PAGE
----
23 November 2007
Orange you loving orange in the garden?
With apologies to Yolanda Elizabet, and other gardeners who aren't a fan of this colour...we're back for another round with orange plants. Kicking off the display is probably the only orange-foliaged plant I can think of (outside of autumn); the coleus Sedona, which is very warmly orange in colour. There's at least one other orange-foliaged coleus out there, but its name eludes me.
Next to my beloved 'Green Envy' coneflower, the orange coneflowers from Itsaul Plants are among my favourites. This is Sunset, which has done very well in our garden; we added Sundown this year, which I find has a bit more pink in it, but is still a fine plant. WEll, let's be truthful here...I never met a coneflower I didn't love!
You may be familiar with Anagallis, or blue pimpernel (if not, you will be when I post my hymn to blue flowers soon). This is a newish hybrid, 'Wildcat Orange' which I also just love. It works well planted with 'Wildcat Blue' or 'Skylover' anagallis, or just about any rich, blue flower. Like the blue varieties, its flowers close in cloudy or wet weather, explaining the common name 'Poor Man's Weatherglass.'
Another annual that rocks my container plantings is portulaca, as I mentioned in the previous ode to orange. This is a named variety, but I'm not sure if it's from the Yubi or the Hotshot series from Proven Winners. All I know is that I love the way the pink and orange combine, sort of like my beloved annual ice plants.
Probably the first sign of orange in the spring, although some might quibble that this is more of a red. It's Diane witchhazel, Hamamelis--I was so excited to finally get my hands on it and get it into the front garden, as I'm very partial to witch hazels and yet didn't have any in the yard.
A new offering in Gaillardia is 'Oranges and Lemons', growing in my friend Ramona's garden. Gaillardia like a little better drainage than most of my garden can provide, especially over winter, so I haven't yet tried this one, but I've lost plenty of others over the years. Errrr...sometimes, I'm quite sure I've dug them out in spring, mistaking them for a weed! Next spring, however, I have plans to try this plant in one of the better-drained sites in the garden.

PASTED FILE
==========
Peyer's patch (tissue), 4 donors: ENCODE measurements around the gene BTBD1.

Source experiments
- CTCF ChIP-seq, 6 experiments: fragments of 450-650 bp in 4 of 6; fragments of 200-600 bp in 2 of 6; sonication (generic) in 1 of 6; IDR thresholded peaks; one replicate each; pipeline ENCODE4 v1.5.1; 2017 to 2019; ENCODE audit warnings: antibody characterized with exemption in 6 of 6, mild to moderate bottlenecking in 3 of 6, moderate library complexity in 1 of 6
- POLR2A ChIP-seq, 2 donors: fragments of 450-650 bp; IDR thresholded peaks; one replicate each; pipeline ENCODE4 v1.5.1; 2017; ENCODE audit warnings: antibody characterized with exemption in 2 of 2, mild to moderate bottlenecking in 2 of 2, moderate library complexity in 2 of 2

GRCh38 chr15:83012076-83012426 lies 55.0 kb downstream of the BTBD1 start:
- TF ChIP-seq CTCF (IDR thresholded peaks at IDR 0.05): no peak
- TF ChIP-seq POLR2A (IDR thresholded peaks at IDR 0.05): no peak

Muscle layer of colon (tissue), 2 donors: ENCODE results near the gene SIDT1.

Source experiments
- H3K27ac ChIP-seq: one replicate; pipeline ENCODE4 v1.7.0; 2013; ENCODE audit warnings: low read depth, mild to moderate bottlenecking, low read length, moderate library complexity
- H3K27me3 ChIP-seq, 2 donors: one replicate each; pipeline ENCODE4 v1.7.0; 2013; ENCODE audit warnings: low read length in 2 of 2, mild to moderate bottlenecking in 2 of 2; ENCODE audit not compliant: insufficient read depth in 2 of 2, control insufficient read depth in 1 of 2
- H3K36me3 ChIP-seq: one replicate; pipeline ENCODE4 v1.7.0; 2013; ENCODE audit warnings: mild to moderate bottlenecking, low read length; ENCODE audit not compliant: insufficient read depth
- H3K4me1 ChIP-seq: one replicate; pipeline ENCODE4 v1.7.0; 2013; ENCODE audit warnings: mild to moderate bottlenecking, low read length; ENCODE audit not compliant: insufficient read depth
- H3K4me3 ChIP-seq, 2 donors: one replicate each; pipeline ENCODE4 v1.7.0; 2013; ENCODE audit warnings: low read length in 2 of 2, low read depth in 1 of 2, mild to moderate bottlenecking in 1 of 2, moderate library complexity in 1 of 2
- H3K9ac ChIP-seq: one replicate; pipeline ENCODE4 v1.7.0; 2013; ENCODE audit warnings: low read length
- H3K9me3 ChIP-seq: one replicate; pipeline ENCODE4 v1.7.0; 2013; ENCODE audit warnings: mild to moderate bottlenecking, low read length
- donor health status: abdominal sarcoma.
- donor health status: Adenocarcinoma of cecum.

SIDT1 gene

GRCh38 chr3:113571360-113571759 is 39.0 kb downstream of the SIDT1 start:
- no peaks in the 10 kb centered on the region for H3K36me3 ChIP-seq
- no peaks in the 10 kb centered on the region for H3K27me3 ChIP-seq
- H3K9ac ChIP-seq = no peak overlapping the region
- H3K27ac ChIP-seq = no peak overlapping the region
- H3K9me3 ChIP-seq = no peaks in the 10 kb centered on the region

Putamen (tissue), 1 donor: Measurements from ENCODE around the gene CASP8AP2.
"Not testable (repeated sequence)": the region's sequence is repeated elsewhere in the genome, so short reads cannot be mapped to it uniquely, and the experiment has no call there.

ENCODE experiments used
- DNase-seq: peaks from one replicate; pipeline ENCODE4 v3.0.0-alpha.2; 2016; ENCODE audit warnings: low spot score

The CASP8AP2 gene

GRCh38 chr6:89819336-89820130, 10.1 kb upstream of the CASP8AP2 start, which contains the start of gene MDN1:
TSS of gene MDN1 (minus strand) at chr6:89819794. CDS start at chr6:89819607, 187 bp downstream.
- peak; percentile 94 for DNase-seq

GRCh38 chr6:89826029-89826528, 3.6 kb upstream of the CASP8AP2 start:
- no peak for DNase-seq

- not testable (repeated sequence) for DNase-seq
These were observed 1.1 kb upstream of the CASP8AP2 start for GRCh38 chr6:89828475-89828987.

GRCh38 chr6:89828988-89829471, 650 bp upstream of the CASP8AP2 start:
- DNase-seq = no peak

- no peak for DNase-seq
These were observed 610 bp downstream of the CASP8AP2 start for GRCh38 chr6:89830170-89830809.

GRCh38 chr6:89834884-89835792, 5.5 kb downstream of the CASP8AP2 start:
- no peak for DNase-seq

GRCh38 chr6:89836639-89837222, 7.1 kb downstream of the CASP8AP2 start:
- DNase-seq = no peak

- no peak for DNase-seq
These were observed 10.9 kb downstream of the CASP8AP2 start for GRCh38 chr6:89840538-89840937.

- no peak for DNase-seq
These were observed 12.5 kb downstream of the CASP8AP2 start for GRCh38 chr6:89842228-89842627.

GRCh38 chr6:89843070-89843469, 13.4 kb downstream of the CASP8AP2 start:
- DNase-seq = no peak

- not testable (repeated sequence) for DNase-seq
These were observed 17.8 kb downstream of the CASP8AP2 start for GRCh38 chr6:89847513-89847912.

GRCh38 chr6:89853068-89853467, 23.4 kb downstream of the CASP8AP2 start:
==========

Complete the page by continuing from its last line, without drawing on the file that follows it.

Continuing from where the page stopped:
Past posts, and fellow bloggers, have extolled the virtues of helenium, or Helen's flower, sometimes curiously called sneezeweed. This latter name apparently comes about because of a former use of the plant's dried leaves as a snuff substitute, or so I read in one of my gardening books. I''ll just enjoy it as a long blooming, and late-season, perennial star, whatever colour it comes in.
Here's Venidium again, this being the 'Flame' cultivar. Its sister cultivar, 'Wine', was in the last garden bloom day report, but the cold weather has finally made it surrender. This is a wonderful annual, tough, longblooming, and floriferous. I haven't tried saving or growing it from seed, and maybe I should have. Keep working on me, those of you in the Garden Bloggers Seed Exchange, and I'll probably end up doing more seed-saving and planting!
This is Diascia, or twinspur, which used to be only available in some shades of pink and rose. They were nice enough, but when I saw this one, 'Pumpkin', well, I had to have it. There are Apricot and coral varieties too, but I find them rather tepid, at least in the diascias; this, however, has been a stellar performer, in a container along with 'Black and Blue Salvia', 'African Sunset' Thunbergia, and a hot fuchsia callibrachoa. Not surprisingly, hummingbirds and butterflies flocked to that planter, too!
This sweet pea was growing in someone else's garden, and she didn't remember which one it was; but it had wonderful fragrance as well as these glowing flowers, so we suspect it was not one of the newest cultivars. I'm no authority on sweet peas, however, so please don't take that as gospel truth.
To cool your orange-seared irises, a little heavenly blue...which leads me to wonder, of course, why there isn't an orange morning glory?